Sunday, April 13, 2014

Quote-A-Day: Day 103

There are no stupid questions. Every inquiry is a lode waiting to be mined.

There are truly no stupid questions.

Any question asked, regardless of how abstract, or concrete, is a potential pathway to explore.  The more questions that get asked, the greater the potential everyone has to learn something.

And that is very important.

Whether as a leader or a learner, any question asked has a benefit.  Sometimes it is in the answer that is given.  At other points, it is in the question we ask (or pursue) in response.  The greatest gift a question gives is the potential to find out something new.

And yet, even when we say "There are no stupid questions" our actions betray our words.  We can get frustrated with learners who ask question after question, and we can appear flummoxed by the inquiry that doesn't make sense or the request to repeat what was just said.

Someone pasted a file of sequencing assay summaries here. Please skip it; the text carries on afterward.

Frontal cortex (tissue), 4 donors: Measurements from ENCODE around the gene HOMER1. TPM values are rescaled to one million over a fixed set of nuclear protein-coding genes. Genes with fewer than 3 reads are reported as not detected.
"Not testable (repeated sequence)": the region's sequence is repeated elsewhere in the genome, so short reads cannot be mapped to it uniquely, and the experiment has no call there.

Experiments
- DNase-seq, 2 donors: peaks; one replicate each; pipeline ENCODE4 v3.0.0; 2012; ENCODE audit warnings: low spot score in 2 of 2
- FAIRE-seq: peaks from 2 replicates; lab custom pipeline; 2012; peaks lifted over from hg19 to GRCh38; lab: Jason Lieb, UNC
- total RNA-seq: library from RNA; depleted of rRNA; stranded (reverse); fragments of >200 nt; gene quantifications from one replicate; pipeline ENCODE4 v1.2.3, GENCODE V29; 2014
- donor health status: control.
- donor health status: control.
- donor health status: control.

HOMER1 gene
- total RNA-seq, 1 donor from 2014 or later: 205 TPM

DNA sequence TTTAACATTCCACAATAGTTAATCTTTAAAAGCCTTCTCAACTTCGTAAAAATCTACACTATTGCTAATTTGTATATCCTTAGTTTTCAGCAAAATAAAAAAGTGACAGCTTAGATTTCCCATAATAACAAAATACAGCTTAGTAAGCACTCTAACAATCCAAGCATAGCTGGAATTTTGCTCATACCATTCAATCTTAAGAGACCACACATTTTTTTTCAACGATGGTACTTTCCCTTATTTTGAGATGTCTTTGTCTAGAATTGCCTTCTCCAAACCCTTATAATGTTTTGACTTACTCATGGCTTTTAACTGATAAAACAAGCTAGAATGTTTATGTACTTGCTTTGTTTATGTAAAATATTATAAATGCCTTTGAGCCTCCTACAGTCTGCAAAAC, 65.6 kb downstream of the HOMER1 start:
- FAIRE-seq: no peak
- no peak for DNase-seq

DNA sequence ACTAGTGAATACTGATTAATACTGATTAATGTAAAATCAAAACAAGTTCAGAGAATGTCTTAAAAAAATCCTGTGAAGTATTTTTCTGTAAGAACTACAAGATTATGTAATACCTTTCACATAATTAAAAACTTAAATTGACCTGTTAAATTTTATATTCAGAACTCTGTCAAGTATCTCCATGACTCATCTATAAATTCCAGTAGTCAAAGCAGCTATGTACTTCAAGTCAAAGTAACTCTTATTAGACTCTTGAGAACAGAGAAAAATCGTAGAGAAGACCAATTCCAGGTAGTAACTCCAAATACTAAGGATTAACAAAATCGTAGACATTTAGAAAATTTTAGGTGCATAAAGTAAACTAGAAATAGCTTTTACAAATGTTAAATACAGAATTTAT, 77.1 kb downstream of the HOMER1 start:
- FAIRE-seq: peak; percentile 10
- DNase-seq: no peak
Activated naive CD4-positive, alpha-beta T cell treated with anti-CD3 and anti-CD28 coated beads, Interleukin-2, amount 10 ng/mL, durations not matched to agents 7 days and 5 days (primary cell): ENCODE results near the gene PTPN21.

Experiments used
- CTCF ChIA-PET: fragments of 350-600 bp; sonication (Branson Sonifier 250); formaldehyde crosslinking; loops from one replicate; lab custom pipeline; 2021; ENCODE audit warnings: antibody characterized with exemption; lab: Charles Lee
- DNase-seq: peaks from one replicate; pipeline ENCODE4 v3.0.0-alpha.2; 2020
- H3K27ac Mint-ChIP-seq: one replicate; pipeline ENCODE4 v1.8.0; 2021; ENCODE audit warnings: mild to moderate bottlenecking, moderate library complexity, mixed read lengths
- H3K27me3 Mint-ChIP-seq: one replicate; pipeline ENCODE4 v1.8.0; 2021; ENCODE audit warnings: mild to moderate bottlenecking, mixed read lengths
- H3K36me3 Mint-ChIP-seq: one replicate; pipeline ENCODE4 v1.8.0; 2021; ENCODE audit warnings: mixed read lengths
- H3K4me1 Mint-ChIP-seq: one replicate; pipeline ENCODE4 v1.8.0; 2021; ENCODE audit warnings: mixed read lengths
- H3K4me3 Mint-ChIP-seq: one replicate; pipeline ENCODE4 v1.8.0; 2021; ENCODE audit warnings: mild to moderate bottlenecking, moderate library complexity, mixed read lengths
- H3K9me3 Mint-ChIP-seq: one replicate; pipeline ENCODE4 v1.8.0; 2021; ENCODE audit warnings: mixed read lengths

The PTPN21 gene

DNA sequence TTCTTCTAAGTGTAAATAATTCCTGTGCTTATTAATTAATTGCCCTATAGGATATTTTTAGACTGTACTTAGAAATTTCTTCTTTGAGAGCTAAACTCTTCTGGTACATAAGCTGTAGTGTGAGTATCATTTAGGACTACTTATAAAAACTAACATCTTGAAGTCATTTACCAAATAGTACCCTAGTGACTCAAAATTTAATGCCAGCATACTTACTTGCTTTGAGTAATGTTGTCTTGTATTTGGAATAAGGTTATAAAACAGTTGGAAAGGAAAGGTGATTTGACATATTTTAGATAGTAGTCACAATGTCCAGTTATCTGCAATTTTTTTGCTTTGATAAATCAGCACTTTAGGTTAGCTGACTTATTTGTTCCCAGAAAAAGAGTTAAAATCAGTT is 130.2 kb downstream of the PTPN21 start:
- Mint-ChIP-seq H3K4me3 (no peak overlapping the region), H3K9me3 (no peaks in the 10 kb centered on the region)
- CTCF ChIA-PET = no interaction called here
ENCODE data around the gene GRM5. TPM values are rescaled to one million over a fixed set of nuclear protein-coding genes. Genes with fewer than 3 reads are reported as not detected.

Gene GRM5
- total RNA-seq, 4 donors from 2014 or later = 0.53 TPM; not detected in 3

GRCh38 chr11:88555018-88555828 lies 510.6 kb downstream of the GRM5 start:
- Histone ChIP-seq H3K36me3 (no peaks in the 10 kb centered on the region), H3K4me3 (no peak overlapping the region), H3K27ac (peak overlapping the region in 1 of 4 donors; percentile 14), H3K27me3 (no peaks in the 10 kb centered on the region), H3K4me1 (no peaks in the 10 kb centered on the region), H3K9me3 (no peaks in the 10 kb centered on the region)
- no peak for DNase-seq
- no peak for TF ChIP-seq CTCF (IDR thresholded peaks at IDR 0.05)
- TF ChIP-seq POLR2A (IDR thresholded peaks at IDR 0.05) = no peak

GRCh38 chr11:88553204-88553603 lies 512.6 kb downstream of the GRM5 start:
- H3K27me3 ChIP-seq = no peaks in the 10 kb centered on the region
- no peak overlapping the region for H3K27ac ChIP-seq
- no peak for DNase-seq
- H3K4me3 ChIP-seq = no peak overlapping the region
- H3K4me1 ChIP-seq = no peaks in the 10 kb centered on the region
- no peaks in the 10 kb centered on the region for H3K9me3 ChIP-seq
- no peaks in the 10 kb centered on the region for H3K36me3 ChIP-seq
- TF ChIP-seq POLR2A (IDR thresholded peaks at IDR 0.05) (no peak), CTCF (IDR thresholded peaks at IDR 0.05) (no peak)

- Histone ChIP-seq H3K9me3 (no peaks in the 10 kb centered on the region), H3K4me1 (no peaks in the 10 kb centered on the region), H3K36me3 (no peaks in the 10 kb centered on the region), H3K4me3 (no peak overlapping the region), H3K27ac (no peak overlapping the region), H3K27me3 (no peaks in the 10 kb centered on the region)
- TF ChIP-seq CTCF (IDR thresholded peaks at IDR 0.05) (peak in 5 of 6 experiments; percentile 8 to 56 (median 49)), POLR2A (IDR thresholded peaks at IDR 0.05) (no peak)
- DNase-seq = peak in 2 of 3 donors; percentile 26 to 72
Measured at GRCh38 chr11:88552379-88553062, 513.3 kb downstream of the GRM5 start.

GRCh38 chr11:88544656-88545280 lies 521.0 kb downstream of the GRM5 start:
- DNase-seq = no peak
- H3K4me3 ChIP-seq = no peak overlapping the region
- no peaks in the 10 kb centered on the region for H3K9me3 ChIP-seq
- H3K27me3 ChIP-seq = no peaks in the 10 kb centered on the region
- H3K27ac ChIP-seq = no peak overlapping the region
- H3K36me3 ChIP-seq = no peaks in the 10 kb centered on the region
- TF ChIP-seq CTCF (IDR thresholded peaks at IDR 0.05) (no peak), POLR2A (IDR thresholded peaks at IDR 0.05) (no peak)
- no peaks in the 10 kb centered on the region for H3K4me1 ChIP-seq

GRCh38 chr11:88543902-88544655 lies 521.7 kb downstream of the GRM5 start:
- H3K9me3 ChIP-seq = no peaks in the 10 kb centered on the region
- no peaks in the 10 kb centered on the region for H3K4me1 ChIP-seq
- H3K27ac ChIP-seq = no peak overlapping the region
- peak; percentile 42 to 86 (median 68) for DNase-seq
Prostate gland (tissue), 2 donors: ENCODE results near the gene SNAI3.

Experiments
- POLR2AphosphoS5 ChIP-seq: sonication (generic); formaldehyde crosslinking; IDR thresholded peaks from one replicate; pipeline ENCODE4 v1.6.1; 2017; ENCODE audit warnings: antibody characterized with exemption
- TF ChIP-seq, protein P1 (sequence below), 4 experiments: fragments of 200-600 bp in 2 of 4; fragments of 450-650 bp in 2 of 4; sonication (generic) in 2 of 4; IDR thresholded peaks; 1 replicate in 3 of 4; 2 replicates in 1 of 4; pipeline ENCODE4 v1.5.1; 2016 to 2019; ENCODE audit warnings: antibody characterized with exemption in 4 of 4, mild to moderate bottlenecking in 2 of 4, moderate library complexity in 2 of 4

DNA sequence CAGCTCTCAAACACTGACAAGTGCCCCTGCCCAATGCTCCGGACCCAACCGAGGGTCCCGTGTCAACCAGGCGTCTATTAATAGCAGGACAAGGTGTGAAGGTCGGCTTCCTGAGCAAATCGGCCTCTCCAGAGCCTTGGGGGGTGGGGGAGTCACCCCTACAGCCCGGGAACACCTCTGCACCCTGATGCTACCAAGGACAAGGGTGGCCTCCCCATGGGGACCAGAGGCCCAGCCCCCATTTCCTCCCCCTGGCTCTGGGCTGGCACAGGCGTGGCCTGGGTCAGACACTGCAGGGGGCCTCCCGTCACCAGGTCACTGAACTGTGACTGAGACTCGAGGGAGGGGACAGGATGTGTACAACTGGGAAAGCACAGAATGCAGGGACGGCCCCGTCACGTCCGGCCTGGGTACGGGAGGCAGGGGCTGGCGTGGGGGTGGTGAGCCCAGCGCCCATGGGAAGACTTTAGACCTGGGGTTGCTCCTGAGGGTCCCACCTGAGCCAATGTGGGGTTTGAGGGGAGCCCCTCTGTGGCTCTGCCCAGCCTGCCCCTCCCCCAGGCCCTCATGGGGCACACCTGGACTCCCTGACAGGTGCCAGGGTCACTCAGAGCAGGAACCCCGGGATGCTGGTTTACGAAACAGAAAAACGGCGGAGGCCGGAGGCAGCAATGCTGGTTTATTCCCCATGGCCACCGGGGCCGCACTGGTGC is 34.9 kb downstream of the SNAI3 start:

What's interesting, though, is that these three examples actually show how powerful questions can be (rather than detracting from their intelligence).  For instance, the learner who keeps inquiring may simply be ready to explore a topic deeper; it falls on us to differentiate experiences well enough for all learners to feel intellectually satisfied.  The question that doesn't make sense provides us with data that the learner asking it may have missed an important point, or may be struggling with aspects of the "second curriculum," and contact with parents or a guardian may be warranted.  For the learner who requests repetition, it may be that our framing of the idea wasn't compatible with learning style, or the learner wants to hear the idea again to reflect on it from another perspective, or maybe the learner just wasn't paying attention.

Every question asked, whether "on topic" or not, provides data that is topical, and data that can't be ignored.  Rather than worrying about whether learners are asking the "right" questions, we should instead embrace all questioning, as it provides us with the truly right measure of where those we work with really are.

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